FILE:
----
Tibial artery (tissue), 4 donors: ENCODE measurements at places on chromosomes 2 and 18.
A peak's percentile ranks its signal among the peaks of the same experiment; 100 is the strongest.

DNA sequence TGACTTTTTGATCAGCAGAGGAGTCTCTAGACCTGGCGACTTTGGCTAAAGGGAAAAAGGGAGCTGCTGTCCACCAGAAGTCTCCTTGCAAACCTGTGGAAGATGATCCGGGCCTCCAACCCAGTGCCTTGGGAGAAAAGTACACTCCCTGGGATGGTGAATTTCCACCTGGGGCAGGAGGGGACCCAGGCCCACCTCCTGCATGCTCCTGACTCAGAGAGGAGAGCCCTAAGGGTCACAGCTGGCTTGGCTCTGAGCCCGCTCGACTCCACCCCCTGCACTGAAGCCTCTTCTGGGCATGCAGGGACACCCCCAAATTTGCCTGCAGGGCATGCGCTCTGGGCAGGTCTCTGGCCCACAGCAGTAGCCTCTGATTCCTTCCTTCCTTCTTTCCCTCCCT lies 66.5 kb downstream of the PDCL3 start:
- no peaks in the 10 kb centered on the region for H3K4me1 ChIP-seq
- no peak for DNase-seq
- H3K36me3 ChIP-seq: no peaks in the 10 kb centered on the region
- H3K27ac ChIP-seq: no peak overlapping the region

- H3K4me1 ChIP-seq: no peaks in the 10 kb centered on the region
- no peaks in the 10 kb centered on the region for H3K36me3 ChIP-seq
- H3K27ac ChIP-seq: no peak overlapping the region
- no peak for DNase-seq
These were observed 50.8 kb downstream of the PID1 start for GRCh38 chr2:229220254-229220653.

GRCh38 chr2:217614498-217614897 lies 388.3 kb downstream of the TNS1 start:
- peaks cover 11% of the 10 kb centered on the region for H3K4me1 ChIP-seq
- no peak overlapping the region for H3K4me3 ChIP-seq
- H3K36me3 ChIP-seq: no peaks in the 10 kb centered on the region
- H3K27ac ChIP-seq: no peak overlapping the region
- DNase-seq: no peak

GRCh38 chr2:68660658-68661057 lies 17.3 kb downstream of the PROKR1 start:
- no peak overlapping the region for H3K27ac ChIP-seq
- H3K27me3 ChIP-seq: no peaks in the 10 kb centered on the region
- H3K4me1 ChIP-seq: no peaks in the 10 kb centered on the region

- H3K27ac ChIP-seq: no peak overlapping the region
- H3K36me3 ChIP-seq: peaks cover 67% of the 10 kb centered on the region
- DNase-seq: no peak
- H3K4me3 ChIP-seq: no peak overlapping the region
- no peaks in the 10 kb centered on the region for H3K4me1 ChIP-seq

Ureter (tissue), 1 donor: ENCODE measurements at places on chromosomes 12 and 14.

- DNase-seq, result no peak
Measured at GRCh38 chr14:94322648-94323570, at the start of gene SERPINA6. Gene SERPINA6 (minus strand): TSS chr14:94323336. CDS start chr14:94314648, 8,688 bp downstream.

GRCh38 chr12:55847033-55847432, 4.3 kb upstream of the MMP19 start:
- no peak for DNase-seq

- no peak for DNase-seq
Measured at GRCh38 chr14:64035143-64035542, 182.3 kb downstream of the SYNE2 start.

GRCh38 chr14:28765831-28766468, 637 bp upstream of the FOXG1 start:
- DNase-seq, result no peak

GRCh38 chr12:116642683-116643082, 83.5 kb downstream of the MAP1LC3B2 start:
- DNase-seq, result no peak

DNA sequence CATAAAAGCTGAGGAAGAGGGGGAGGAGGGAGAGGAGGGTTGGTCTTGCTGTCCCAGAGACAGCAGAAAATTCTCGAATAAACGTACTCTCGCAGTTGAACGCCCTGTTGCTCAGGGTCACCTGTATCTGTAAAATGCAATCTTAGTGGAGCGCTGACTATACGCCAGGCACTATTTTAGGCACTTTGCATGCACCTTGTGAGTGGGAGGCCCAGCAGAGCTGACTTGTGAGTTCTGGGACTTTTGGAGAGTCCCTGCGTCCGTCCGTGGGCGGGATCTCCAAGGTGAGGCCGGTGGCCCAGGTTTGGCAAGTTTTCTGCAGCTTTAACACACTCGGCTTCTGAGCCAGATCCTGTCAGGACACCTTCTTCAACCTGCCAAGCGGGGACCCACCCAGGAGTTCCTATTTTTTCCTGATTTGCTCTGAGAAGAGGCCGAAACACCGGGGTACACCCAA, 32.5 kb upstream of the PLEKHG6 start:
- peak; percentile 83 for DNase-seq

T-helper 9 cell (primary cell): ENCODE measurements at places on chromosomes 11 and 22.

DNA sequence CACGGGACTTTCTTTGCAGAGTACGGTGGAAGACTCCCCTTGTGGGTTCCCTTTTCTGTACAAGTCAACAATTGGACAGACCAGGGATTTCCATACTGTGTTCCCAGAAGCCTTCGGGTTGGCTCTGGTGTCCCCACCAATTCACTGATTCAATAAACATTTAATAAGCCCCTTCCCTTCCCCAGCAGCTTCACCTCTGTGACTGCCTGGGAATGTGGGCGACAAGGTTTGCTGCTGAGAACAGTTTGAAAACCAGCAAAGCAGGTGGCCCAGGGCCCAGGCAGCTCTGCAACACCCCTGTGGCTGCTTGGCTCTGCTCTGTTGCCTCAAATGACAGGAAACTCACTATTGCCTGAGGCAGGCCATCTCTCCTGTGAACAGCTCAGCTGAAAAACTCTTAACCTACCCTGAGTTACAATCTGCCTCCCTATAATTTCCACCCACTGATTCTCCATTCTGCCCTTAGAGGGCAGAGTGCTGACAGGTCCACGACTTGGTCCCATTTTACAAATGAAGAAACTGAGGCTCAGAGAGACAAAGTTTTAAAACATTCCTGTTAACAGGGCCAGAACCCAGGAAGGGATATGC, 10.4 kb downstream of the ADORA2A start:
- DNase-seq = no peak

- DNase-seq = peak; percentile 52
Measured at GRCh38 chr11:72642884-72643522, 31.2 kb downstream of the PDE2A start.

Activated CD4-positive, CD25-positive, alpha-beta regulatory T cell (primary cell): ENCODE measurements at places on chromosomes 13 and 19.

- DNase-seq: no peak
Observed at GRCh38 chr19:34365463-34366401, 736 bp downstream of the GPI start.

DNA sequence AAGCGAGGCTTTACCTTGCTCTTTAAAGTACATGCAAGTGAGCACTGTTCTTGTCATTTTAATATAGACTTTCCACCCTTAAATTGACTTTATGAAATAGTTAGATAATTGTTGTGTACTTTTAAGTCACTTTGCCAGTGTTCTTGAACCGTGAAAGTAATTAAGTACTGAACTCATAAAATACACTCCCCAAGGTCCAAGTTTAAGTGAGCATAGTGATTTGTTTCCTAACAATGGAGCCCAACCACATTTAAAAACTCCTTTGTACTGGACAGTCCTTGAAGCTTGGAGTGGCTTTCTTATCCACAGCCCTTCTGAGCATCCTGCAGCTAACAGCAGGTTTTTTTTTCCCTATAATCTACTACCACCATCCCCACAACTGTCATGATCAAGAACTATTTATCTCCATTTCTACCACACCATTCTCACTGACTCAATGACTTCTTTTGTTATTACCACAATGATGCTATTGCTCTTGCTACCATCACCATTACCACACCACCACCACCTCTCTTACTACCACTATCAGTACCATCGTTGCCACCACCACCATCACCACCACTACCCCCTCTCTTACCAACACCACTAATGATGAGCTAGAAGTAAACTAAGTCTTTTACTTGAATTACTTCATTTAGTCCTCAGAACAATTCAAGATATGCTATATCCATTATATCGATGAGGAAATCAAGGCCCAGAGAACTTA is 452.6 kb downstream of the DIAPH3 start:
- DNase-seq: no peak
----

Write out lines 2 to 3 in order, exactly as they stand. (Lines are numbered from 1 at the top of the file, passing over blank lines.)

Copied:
A peak's percentile ranks its signal among the peaks of the same experiment; 100 is the strongest.

DNA sequence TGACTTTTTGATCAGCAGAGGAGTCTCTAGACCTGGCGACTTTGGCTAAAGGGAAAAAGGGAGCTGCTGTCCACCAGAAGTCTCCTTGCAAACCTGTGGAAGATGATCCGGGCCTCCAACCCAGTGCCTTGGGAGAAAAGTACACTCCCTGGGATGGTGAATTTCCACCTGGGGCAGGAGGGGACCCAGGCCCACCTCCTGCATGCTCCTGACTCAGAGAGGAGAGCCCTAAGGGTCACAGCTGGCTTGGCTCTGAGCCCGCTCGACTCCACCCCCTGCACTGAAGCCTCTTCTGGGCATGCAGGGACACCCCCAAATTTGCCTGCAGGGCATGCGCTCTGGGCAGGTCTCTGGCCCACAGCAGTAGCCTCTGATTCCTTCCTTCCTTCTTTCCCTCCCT lies 66.5 kb downstream of the PDCL3 start: